Forget about the reality of the economy in 2012 and instead focus on your reality.
I'll never forget an enlightening conversation with college friends back in the economic heydays of the 90s. It has stuck with me for the past fifteen years and often helps inform my decision-making, especially during uncertain times like these.
As we relaxed and enjoyed a Labor Day cookout, and our good health and fortune, I spurted out that I was, once again, venturing into the great marketplace unknown.
At the time we were all disengaged yet seemingly secure in executive positions with established organizations, unquestioningly embracing the status quo.
Upon hearing my news, one bewildered friend glanced at me, shook his head from side to side, and professed, “I could never do what you do.”
“What’s that?” I asked.
“You know,” he answered, pausing to sip his imported beer. “Risking it all.”
“Risking it all?” I replied. “It’s you who are ‘risking it all.’ And for what it’s worth,” I continued. “I could never do what you guys are doing.”
What they were doing, what many are still doing, was playing it safe instead of playing it with passion. And by “playing it with passion,” I don’t mean “following” ones passion. I’ve never “followed my passion,” because, frankly, I have no idea what my singular passion is.
Perhaps it’s why I’m so amused by comedian Mitch Hedberg’s absurd declaration: “I’m sick of following my dreams, man. I’m just going to ask where they’re going and hook up with ‘em later.” But why follow them? Why hook up with them? Why not be the leader of your life and let your dreams hook up with you?
Don’t be stuck. Don’t be confused. It’s really simple: Your life’s purpose is the quality of your life’s experiences. Living life with passion is following your passion.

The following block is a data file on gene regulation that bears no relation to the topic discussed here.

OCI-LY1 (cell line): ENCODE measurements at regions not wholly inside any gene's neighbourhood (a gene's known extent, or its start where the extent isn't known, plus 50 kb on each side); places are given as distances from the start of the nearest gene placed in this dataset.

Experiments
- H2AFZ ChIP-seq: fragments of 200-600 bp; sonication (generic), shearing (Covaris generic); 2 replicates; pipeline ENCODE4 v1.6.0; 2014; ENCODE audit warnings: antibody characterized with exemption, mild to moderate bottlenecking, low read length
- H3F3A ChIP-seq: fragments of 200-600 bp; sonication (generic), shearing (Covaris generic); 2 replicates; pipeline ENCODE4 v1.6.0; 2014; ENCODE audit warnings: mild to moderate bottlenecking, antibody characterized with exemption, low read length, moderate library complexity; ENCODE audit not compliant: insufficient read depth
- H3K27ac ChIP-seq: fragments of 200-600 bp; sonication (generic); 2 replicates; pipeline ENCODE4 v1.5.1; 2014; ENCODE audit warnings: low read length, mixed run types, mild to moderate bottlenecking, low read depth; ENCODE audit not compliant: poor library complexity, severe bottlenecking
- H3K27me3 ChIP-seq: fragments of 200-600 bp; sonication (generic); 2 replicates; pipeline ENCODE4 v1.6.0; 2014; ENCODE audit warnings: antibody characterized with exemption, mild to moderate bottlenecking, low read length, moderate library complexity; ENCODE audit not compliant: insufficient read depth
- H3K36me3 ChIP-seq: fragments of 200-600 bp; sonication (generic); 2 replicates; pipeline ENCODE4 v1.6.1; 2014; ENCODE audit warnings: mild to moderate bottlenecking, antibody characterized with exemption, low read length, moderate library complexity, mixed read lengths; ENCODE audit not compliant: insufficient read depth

Unfortunately, most people believe that passion will mysteriously appear, or that the purpose of life is the pursuit of comfort. They view life as a waiting game with a series of problems to avoid, rather than an exciting game with the clock ticking and opportunities to pursue.
Comfort is an illusion; a fantasy that imagines freedom from pain and suffering if only we stay still and avoid change. What most fail to realize, typically until it’s very late in the game, is that change happens to us whether we like it or not.
G. K. Chesterton wrote, “If you leave a thing alone you leave it to a torrent of change. If you leave a white post alone it will soon be a black post. If you particularly want it to be white you must be always painting it again; that is, you must be always having a revolution.”
Without intervention, without progressive change, without revolution, everything in our work and our lives gets worse. Our bodies degrade, our relationships fizzle, our jobs disappear, and our ideas become obsolete (it has happened to countless organizations and to most of my friends).
Face it: We are either breaking out of our spiritsucking routines and breaking through to new insights and experiences, or we are breaking down.
When the opportunity to step out of your comfort zone screams at you in 2012, and it will definitely come, take it. Say no to the sure thing and say yes to a creative challenge. Say no to short-term, comfort producing activities, and say yes to fear and passion.
The Danish philosopher Søren Kierkegaard wrote, “To dare is to lose one’s footing momentarily. Not to dare is to lose oneself.” Lose your footing in 2012, experience life fully and perhaps, just perhaps, you’ll find yourself again.
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